The next great lexicographer after Samuel Johnson was an American, Noah Webster (1758–1843). The first edition of the book later known as Webster's Spelling Book appeared in 1783. For years the annual sales of this book were more than a million copies. To help those who had mastered the Spelling Book to continue their education, Webster published (1806) his Compendious Dictionary of the English Language, with concern for "what the English language is, and not, how it might have been made. " His larger dictionary, An American Dictionary of the English Language, in two volumes, was published in 1828. Authorized publishers have issued a series of skillful revisions and abridgments that have retained for Webster's dictionaries their popularity. The largest of Webster's dictionaries, called "the Unabridged," appeared as the 5th edition (1846) and included linguistic material that set it apart from previous Webster's dictionaries and made it outstanding. Continually revised, it is currently published in one volume.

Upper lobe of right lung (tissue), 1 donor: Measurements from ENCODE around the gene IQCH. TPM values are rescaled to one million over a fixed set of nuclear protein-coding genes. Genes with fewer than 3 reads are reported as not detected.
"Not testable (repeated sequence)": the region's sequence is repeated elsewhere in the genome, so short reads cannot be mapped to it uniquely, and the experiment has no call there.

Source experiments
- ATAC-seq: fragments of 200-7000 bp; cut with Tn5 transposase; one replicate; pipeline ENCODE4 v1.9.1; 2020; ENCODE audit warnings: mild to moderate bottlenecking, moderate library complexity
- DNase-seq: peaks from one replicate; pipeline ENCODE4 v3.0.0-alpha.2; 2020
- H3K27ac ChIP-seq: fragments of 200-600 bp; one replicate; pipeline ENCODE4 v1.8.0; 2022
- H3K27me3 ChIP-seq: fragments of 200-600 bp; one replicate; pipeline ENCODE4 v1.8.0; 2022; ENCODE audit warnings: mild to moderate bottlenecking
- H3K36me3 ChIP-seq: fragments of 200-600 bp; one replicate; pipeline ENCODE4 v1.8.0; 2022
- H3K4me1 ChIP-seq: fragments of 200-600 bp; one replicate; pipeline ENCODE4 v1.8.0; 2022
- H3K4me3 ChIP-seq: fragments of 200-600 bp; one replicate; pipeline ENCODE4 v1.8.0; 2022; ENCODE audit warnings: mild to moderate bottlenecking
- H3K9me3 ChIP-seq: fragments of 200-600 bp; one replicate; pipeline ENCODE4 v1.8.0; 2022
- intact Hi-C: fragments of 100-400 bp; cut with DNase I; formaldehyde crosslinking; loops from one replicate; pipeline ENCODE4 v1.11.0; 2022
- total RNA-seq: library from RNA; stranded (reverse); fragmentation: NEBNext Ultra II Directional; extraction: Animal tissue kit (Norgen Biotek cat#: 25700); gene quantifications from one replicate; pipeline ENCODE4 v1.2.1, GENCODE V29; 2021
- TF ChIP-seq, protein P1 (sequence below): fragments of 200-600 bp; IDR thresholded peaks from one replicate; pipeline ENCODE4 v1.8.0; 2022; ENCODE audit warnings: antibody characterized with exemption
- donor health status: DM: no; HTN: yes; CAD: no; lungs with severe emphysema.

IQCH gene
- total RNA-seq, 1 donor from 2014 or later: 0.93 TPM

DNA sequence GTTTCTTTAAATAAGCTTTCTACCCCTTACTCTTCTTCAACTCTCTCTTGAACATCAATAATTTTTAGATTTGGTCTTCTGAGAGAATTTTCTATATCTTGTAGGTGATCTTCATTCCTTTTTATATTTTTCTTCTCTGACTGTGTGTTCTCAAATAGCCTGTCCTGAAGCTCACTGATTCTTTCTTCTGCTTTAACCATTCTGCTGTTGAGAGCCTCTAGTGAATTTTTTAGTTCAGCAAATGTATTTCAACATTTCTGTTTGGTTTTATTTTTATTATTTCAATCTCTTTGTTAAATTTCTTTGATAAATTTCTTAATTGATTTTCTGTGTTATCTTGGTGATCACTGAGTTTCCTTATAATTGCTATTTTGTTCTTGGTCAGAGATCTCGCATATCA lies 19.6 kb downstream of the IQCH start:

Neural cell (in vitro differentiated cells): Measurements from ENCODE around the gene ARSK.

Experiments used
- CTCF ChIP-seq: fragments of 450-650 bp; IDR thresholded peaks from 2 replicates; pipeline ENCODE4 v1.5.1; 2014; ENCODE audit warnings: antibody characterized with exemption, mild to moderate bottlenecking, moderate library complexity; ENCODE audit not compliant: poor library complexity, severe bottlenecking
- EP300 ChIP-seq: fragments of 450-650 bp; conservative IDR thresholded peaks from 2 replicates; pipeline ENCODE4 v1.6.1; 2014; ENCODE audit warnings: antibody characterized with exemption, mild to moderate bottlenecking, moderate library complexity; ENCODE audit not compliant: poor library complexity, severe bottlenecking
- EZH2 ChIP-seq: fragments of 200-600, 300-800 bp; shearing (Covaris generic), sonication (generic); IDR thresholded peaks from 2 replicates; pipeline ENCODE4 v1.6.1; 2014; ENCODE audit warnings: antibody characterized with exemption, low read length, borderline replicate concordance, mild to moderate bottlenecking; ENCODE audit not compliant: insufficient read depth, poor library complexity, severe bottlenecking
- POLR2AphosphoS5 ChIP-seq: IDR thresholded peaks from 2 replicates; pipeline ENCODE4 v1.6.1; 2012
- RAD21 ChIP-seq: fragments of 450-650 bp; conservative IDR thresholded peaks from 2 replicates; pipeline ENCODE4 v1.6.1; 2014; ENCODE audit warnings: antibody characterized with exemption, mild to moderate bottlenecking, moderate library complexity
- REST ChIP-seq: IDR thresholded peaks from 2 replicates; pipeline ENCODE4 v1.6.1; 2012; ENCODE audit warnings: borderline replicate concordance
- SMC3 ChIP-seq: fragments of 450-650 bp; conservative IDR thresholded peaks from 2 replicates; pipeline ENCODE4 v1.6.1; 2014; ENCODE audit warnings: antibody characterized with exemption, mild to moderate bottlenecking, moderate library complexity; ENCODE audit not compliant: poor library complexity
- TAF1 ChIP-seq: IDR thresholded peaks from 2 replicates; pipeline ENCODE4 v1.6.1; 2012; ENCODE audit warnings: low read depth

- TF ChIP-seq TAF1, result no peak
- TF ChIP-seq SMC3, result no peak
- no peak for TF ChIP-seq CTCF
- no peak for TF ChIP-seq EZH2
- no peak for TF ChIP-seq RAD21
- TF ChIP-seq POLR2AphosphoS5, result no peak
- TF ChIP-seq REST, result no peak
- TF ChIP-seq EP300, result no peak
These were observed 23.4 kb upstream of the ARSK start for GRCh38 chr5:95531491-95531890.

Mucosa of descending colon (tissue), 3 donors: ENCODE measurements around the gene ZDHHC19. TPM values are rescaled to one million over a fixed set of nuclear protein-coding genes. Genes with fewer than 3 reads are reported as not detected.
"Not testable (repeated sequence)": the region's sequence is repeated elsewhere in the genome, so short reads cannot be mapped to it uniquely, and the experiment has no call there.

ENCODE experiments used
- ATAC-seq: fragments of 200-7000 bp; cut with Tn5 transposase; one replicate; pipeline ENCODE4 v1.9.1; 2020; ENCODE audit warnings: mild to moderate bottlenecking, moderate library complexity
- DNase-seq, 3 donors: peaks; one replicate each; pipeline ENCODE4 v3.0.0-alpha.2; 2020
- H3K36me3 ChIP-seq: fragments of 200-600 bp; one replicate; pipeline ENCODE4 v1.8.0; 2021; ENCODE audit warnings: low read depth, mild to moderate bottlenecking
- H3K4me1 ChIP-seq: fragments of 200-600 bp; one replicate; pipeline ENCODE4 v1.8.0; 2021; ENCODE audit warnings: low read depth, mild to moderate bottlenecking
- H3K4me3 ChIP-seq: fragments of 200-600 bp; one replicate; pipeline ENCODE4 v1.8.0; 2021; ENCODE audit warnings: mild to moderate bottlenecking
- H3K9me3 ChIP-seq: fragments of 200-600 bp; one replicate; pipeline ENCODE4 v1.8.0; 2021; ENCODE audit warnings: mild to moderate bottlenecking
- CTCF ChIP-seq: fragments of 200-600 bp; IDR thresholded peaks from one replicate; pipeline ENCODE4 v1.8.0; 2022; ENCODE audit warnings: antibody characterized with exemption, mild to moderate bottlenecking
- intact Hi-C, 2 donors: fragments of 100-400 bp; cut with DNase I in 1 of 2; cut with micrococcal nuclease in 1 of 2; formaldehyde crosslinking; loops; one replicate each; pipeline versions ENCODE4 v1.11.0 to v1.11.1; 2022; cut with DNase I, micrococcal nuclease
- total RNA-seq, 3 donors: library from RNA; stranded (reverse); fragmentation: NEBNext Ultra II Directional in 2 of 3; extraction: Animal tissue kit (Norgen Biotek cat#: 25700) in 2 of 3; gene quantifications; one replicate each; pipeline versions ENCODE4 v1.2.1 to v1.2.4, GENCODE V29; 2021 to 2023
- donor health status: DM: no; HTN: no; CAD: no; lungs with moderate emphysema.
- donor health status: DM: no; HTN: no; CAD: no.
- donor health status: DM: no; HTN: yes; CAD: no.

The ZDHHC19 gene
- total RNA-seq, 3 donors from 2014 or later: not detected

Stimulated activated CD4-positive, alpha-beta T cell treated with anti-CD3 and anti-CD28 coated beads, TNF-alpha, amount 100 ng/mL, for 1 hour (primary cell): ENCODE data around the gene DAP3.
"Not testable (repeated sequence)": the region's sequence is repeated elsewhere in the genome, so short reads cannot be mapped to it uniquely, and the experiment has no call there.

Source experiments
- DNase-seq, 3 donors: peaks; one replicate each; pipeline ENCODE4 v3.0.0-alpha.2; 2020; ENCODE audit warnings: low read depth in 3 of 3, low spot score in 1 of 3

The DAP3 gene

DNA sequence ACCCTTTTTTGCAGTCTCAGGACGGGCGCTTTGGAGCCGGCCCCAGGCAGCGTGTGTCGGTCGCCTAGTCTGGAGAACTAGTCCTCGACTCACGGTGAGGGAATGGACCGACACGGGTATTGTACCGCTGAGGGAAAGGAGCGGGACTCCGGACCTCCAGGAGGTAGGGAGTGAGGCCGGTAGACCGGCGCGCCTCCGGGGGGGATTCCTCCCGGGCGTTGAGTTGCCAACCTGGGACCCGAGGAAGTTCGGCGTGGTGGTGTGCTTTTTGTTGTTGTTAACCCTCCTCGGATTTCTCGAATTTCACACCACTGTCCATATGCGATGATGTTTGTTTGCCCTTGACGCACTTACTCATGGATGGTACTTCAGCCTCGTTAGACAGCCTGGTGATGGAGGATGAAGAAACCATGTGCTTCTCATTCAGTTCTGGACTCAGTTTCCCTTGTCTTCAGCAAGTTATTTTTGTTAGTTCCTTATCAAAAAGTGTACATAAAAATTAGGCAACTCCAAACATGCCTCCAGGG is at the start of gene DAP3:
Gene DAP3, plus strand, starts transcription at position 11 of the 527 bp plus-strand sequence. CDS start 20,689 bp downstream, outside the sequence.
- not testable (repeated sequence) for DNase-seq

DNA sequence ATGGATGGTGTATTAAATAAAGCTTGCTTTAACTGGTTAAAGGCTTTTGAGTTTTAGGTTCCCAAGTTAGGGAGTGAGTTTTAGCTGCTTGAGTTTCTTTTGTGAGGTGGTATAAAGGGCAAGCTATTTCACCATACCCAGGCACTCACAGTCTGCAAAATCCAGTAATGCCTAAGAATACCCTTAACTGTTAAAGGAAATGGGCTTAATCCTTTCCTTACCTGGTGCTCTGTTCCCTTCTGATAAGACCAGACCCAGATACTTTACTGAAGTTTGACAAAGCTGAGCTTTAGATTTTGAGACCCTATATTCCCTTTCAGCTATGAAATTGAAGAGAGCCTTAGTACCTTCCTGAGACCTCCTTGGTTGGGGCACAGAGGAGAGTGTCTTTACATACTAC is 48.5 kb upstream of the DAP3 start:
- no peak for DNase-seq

Another notable one-volume American dictionary was that by Joseph Emerson Worcester (1784–1865), first published in 1830; an edition revised by the author appeared in 1860 and was the first to employ a group of expert consultants, use illustrations, and indicate synonyms in the text. A later one-volume American dictionary was the Funk and Wagnalls Standard, completed in 1895. This dictionary listed definitions according to current rather than historical frequency of usage, an innovation that was generally adopted. The Century Dictionary, an American dictionary in six volumes, with encyclopedic features, was completed in 1891. Supplementary volumes were The Century Cyclopedia of Names (1894) and The Century Atlas of the World (1897).
The Columbia Electronic Encyclopedia, 6th ed. Copyright © 2012, Columbia University Press. All rights reserved.